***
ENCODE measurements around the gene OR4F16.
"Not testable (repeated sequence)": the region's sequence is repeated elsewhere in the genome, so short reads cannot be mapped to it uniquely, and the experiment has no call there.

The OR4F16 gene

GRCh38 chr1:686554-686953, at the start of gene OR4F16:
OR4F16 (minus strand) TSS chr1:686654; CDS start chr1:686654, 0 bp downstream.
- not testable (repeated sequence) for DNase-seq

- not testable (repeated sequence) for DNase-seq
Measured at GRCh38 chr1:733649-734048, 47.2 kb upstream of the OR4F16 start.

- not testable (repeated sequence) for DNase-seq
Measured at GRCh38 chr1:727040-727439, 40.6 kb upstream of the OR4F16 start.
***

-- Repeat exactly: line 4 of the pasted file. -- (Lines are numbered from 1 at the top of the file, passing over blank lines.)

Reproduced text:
GRCh38 chr1:686554-686953, at the start of gene OR4F16: